A few people are afraid of good ideas, ideas that make a difference or contribute in some way. Good ideas bring change, that's frightening. But many people are petrified of bad ideas. Ideas that make us look stupid or waste...
Zappos, the online shoe retailer, is legendary for its employee culture and customer service. Paying employees to quit; offering customers free shipping both ways and a year to make returns; and hiring 24/7 phone reps who are as courteous, kind, and upbeat as Four Seasons concierges are all part of the Zappos formula. When I caught up with CEO Tony Hsieh in California a few months ago, we spoke about how his company's culture came...
Through decades of empirical research, scholars have
established abundant links between organizational
culture and organizational performance. But in order to use culture strategically, a company first needs to understand its culture. And there’s the rub.
It’s not that managers in big companies can’t see disruptive changes coming. Usually they can. Nor do they lack resources to confront them. Most big companies have talented managers and specialists, strong product portfolios, first-rate technological know-how, and deep pockets. What managers lack is a habit of thinking about their organization’s capabilities as carefully as they think about individual people’s capabilities.
Getting close to customers is not so much a problem the IT or marketing department needs to solve as a journey that the whole organization needs to make. The companies that do it well follow a surprisingly similar path, passing the same milestones and, in many cases, struggling with the same problems. The journey can be arduous, it takes a long time—years, not months—but there are rewards all along the way. And for those organizations that have gone the distance, the payoff is remarkable.
With increasing fragmentation leading to a long media tail, it is usually necessary to use multiple media to reach your target audience. While this makes the marketer’s life more complicated, it does offer real benefits, particularly in terms of media-multiplier effects, communicating a richer message, and sustaining the effect of your activity.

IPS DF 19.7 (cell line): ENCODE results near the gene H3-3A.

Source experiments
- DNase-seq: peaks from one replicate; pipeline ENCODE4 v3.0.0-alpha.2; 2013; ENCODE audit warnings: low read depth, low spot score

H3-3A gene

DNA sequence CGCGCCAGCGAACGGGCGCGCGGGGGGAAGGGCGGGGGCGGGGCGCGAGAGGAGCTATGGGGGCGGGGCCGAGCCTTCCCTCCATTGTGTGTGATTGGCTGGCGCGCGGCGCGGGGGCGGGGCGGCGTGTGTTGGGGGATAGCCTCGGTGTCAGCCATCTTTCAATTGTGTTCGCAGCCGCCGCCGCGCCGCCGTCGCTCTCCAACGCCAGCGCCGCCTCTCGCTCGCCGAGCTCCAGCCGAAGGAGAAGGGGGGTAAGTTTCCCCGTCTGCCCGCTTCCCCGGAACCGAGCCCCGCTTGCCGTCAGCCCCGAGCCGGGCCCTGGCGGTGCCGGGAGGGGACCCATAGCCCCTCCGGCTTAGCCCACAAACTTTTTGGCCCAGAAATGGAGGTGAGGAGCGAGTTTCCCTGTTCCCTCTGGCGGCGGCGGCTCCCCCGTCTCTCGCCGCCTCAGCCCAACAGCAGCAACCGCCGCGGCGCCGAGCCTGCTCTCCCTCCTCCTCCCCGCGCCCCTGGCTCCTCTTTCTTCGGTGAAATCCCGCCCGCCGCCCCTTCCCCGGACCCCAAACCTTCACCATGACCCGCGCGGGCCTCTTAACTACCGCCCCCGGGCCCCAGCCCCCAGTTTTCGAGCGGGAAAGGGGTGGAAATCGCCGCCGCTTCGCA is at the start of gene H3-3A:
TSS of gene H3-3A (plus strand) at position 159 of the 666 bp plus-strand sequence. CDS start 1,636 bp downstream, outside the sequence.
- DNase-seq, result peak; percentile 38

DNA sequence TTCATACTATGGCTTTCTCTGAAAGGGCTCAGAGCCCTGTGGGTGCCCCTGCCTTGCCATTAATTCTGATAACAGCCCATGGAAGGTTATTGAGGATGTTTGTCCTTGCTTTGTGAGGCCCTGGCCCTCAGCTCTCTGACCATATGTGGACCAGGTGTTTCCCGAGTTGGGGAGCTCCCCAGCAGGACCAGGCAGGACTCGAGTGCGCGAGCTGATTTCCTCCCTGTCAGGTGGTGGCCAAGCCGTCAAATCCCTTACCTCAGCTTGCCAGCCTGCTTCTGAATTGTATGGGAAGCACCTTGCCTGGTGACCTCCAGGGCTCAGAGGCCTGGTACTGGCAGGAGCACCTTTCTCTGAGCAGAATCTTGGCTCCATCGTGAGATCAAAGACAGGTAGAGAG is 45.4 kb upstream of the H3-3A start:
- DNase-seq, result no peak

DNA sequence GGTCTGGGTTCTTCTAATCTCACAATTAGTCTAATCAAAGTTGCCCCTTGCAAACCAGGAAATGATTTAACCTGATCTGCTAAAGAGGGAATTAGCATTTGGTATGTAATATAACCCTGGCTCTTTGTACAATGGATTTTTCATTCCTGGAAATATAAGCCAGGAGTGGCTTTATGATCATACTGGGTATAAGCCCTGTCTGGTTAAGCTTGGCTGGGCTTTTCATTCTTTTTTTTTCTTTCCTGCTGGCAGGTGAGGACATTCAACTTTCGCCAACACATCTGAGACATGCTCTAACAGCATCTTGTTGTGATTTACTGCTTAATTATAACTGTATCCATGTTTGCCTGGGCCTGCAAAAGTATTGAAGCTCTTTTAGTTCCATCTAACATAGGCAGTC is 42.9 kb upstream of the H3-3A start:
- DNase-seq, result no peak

CEOs are investing more than ever in their sales forces, but results aren’t improving. To understand this disconnect, we observed 800 sales professionals in live sales meetings. We discovered eight sales types. The bad news is that only three of them—accounting for a mere 37% of salespeople—were consistently effective. What’s more, some of the behaviors of the remaining 63% actually drove down performance. But there’s good news, too: The eight types represent behavioral tendencies, not set-in-stone personalities. Managers can effect changes in their current salespeople and recruit better team members in the future if they understand the eight types.
Marketers, educators, parents, it seems that almost anyone in the Generation X or Boomer demographic is scratching their heads trying to figure out Generation Y aka the Millennial. After all, it’s the first generation to seemingly possess digital prowess as part of their DNA. And, it’s the first generation to receive both a birth certificate and a social profile or presence upon delivery into this world.
Yes, you read right. Find out why branding doesn't create a great brand. Hint: It's all about your customers' experience with your product.
Here are brief descriptions and examples of four characteristics from adaptive organisms and the organizations who are succeeding because of mimicking them. ** this is my own article, but I feel that it's a very good fit with this group since they all inspired these thoughts.
Design thinking innovation is powered by a thorough understanding, through direct observation, of what people want and need in their lives and what they like or dislike about the way particular products are made, packaged, marketed, sold, and supported.